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SQLAndy

I'm Andy Warren, currently a SQL Server trainer with End to End Training. Over the past few years I've been a developer, DBA, and IT Director. I was one of the original founders of SQLServerCentral.com and helped grow that community from zero to about 300k members before deciding to move on to other ventures.

I Don’t Know

I wanted to write this because lately I say “I don’t know” a couple times a day to my client/boss. I know what I know, I try to prepare well, but she has an uncanny knack for asking questions that go one step beyond in some way. A lot of times it’s not a question I should know the answer to, it’s something that falls into corporate procedure or requires knowledge outside the scope of what I’m working on. Sometimes she just wants details that I typically wouldn’t gather, a difference in styles.

If I don’t know, I believing saying so is the right thing to do. Still, on those days when I have to say it 2, 3, 4 times it makes me grimace some, mostly because I expect to win, and winning is knowing the answers, which may not be the most grown up definition!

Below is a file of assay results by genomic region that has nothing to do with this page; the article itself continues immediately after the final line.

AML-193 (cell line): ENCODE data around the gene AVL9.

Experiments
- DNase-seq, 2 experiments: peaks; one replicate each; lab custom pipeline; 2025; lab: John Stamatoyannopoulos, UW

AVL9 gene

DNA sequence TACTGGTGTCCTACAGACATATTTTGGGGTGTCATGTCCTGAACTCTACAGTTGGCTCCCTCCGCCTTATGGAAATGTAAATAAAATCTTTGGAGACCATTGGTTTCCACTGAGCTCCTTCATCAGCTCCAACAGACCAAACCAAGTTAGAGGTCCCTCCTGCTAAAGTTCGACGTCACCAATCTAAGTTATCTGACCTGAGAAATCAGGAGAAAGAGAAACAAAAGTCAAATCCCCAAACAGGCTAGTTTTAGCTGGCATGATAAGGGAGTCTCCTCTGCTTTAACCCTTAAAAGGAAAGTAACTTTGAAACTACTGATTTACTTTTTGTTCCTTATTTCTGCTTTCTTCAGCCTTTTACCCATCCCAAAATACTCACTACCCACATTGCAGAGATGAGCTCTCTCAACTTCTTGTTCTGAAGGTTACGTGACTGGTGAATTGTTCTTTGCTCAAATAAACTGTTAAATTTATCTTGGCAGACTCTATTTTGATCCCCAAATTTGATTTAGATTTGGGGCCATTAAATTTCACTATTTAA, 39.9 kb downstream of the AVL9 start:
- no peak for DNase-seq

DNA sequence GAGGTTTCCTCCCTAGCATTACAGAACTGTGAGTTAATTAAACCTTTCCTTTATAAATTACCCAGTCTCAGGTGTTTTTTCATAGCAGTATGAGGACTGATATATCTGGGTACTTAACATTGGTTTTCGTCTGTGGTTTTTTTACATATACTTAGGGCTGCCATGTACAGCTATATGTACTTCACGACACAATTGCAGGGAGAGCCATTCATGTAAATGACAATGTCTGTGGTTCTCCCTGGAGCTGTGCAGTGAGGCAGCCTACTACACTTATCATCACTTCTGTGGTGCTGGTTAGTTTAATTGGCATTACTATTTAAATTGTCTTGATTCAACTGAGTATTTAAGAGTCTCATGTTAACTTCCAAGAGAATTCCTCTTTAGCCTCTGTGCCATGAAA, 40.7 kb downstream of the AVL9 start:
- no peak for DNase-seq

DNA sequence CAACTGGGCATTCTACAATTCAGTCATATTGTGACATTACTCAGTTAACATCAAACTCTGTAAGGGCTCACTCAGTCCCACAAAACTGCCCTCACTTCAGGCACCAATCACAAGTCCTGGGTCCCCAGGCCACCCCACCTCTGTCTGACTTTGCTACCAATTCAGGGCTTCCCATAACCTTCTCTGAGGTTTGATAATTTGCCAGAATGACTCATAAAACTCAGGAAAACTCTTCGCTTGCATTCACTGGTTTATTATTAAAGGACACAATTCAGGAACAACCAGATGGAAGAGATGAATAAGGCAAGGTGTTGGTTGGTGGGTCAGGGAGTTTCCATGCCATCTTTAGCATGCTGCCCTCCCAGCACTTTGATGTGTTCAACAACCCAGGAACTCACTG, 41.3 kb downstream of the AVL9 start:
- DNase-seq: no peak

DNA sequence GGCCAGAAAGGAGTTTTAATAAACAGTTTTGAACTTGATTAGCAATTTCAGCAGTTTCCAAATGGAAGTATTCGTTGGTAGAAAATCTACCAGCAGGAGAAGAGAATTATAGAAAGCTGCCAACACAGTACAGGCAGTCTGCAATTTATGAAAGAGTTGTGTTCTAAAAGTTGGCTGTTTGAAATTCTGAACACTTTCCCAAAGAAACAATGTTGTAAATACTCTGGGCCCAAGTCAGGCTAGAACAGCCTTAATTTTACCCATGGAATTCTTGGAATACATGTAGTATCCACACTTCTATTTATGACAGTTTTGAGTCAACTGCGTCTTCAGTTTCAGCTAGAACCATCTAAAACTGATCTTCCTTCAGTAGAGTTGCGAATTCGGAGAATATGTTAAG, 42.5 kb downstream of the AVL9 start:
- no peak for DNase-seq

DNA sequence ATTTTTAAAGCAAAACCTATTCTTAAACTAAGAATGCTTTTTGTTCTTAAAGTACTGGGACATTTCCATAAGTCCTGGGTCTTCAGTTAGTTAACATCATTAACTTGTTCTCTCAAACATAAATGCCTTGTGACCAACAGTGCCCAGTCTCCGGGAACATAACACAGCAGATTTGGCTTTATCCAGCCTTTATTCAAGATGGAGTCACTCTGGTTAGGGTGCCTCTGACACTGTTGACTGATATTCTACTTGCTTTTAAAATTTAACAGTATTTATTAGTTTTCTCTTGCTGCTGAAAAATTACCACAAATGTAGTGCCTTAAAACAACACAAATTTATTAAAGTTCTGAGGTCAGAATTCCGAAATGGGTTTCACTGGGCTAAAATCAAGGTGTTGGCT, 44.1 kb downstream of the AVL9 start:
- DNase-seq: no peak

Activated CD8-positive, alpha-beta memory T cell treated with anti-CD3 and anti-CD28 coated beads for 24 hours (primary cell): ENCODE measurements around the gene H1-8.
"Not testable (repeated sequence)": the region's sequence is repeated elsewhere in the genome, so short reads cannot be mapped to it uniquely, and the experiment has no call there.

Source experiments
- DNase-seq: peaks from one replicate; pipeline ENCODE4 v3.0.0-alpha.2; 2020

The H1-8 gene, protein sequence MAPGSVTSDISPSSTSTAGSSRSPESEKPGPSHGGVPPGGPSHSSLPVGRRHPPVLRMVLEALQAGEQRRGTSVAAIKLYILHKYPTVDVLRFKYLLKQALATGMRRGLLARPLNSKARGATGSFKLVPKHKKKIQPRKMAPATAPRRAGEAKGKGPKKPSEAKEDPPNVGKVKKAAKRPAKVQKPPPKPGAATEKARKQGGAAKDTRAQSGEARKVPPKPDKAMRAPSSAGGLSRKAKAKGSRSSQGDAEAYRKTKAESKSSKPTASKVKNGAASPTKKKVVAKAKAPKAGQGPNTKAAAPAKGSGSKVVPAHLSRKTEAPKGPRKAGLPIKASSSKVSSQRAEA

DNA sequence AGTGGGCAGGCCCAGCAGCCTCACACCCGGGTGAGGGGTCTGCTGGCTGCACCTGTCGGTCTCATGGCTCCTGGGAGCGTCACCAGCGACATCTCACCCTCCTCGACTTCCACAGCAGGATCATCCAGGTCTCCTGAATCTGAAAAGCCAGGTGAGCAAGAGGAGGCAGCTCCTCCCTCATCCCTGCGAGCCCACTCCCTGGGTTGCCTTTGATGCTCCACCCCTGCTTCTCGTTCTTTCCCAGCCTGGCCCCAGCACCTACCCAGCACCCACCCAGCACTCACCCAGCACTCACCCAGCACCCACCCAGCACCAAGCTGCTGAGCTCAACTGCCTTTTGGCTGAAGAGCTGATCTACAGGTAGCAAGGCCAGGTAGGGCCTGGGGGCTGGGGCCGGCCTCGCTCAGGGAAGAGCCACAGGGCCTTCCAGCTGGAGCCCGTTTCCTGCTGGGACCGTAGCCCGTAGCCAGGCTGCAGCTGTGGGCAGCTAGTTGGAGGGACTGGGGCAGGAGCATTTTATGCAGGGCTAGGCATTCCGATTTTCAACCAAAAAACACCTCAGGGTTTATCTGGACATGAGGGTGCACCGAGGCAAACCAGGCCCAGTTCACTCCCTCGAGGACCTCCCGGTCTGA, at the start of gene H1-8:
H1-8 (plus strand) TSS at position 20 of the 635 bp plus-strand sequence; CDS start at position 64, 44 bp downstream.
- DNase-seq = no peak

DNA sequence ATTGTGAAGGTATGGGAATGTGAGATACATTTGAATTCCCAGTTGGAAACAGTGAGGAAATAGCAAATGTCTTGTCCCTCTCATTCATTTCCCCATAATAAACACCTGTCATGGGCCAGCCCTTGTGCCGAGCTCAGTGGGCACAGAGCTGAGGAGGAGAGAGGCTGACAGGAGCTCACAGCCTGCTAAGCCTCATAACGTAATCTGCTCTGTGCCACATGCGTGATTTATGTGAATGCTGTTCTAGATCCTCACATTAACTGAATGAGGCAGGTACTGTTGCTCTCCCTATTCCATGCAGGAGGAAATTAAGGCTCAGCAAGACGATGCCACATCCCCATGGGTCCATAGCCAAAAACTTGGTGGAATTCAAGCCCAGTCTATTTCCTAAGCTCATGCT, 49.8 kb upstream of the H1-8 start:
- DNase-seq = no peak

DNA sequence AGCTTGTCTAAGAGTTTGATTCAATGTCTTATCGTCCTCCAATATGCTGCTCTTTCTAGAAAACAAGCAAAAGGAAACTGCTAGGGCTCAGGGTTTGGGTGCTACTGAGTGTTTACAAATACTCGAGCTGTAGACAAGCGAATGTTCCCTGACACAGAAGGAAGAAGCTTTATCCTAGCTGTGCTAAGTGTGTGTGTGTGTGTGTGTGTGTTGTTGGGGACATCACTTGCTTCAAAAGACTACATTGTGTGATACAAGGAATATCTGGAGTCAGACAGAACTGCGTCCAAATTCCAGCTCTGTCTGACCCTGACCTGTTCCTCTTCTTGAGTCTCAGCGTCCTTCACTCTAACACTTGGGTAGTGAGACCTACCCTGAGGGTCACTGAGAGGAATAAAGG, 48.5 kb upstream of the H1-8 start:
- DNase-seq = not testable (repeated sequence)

“I don’t know” is healthy in small doses. I’ve watched people hedge when it happens and it’s painful to watch. Even if I should have known (not all that often), I’d rather just own it and say so.

Is there a risk in being honest? To me the greater risk would be in hedging, or not realizing what you don’t know. If you just can’t keep up you’re at risk at some point, but that’s true whether you get get asked the questions or not.

It also strikes me as a useful tool for interviewing or managing. Can the person say “I don’t know”? More importantly, can they say it in a way that doesn’t make them look guilty/incompetent?

Comments

Posted by Jason Brimhall on 14 September 2011

I agree on all points.  You can't be expected to know everything.  But you can be expected to find the answers to what you don't know - important skill.

Posted by Joe Dugdale on 14 September 2011

Agreed, I get the same feeling having to say that more than twice in a day.

I try and say something like;

"Let me do some research on that one to make sure, and I'll get back to you asap." *jots down on a notepad

Even if you only jot down some unintelligible scribble, the simple act of jotting something down can leave a good impression, especially in an interview situation.

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